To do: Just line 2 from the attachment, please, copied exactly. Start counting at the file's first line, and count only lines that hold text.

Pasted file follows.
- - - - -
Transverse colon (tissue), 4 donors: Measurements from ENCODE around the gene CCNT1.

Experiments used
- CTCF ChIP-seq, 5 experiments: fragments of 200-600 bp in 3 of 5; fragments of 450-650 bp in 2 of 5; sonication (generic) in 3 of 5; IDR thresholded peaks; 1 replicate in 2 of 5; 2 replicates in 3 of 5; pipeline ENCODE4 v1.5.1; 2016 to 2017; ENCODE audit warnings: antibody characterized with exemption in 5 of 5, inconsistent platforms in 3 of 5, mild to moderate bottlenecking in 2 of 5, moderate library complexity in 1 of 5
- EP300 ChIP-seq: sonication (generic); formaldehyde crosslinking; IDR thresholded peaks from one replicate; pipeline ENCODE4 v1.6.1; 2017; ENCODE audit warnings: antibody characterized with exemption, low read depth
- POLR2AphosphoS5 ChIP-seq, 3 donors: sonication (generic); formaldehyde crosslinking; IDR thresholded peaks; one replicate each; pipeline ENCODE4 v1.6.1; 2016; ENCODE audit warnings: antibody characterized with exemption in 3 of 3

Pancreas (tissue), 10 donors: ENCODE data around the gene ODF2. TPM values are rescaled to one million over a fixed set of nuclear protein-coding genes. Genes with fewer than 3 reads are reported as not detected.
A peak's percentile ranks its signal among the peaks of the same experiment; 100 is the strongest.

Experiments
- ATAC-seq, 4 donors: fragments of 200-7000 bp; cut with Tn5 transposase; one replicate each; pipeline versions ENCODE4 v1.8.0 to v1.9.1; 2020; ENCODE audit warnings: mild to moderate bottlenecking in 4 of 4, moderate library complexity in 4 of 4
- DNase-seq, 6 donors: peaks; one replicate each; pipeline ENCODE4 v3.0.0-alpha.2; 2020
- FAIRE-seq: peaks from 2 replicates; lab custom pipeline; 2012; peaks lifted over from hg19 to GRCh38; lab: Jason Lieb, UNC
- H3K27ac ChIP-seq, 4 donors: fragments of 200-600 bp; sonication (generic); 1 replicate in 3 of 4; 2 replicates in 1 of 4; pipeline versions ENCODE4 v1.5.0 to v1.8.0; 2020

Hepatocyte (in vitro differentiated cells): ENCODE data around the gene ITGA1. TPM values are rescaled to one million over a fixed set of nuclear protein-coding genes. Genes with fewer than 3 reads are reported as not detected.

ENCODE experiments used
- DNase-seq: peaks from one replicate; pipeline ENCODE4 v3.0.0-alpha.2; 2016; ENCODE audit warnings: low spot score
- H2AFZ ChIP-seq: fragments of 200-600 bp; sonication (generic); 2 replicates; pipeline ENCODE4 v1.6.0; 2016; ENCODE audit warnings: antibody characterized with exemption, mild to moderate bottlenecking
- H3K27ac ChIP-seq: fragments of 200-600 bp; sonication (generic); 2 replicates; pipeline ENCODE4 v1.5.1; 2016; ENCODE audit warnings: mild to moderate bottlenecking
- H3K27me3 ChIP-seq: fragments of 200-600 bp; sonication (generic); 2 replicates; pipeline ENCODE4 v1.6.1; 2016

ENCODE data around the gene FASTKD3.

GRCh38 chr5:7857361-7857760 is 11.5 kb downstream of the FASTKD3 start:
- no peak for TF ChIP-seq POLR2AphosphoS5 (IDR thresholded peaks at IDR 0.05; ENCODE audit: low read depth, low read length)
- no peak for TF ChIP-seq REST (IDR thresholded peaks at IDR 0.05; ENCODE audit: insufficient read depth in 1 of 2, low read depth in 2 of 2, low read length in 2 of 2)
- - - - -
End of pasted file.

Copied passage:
Experiments used